NGC 5474 is an asymmetric spiral galaxy and it it is being
dramatically disturbed by its much larger neighbor
M101. With respect to this image,
M101 is several fields away towards
the upper left direction. At first glance, it might appear that
M101 is somehow gravitationally dragging the nucleus right out
of NGC 5474. However, astronomers that model these kinds of galactic
interactions on a computer find a slightly different story. When
using tens (if not hundreds) of thousands of point masses for stars,
astronomers found that the asymmetry displayed in NGC 5474 is probably
relatively short lived. We just happen to be looking at this galaxy
in a state of "sloshed" agitation. As NGC 5474 orbits M101, the amount
of asymmetry depends of the relationship between the direction of
orbital revolution about M101 and the sense of rotation for NGC 5474's
disk. If the revolution is opposite that of disk rotation, as it is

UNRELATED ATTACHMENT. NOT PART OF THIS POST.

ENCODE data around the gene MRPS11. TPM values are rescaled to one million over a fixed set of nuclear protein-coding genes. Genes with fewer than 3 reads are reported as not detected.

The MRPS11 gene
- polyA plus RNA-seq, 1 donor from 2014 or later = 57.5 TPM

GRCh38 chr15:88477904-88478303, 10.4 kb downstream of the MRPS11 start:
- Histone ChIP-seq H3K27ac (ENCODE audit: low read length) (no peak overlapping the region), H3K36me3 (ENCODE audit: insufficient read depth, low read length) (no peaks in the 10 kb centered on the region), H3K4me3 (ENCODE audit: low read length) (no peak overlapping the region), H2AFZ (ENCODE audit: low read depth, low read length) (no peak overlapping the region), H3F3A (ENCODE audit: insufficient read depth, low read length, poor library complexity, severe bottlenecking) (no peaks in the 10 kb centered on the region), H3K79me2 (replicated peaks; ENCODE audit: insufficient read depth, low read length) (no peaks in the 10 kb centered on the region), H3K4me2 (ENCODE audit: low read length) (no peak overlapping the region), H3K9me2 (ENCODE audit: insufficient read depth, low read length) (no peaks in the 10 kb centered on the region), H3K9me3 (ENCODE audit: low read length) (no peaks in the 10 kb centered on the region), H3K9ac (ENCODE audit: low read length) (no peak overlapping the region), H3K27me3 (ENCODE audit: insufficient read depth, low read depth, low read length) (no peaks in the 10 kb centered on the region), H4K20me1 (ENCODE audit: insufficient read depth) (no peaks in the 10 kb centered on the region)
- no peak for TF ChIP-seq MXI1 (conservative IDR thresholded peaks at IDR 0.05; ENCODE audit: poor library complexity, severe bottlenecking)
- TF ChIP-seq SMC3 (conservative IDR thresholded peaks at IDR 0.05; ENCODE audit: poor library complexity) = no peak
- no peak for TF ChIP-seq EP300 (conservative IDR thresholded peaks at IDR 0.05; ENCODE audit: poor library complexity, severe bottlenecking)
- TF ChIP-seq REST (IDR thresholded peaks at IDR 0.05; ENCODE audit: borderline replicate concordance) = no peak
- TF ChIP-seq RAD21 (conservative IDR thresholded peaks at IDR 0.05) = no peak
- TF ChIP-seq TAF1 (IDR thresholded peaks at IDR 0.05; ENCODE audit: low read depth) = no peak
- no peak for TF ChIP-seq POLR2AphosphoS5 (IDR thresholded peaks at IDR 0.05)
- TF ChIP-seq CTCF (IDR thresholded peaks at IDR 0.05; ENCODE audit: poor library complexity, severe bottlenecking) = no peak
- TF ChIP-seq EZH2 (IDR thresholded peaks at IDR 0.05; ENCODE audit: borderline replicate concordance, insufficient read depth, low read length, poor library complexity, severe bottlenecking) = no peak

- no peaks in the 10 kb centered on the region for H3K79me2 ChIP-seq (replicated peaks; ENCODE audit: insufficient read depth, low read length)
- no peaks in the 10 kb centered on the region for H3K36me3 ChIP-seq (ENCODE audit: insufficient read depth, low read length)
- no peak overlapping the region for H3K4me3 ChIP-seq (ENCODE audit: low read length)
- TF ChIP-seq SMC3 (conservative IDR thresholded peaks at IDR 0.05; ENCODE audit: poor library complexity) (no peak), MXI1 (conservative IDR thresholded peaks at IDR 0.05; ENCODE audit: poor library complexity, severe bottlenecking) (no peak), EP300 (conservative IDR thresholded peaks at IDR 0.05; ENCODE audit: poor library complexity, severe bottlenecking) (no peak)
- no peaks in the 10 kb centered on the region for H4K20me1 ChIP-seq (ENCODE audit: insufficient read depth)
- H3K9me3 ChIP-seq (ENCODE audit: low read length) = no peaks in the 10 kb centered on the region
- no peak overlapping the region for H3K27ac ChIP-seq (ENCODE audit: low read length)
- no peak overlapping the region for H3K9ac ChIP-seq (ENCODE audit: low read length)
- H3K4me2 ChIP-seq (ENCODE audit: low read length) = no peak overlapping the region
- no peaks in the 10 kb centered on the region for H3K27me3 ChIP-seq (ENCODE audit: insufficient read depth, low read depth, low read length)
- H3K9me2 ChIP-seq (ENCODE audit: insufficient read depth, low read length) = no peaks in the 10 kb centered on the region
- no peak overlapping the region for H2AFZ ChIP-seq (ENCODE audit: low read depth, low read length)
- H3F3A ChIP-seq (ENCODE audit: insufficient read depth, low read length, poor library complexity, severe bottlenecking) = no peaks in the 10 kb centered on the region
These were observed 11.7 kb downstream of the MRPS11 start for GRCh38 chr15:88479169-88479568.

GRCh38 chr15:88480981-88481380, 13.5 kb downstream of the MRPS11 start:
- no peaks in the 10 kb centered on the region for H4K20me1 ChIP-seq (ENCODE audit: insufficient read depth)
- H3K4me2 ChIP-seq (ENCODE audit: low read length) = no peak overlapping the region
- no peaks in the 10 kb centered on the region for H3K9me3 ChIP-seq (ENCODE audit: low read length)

in the case of NGC 5474, then the lopsided state can survive for
many galactic rotations after an initial (strong) tidal perturbation.
Note that the seemingly grainy appearence of this galaxy is due to partially resolving some of the brighter stars in the disk (v=20-21). A healthy sprinkling of pink starforming regions, and blue (young) stellar associations can also be seen along the spiral structure of the galaxy.
|L R G B color production was used to create this image.||
Minimum credit line: Adam Block/NOAO/AURA/NSF
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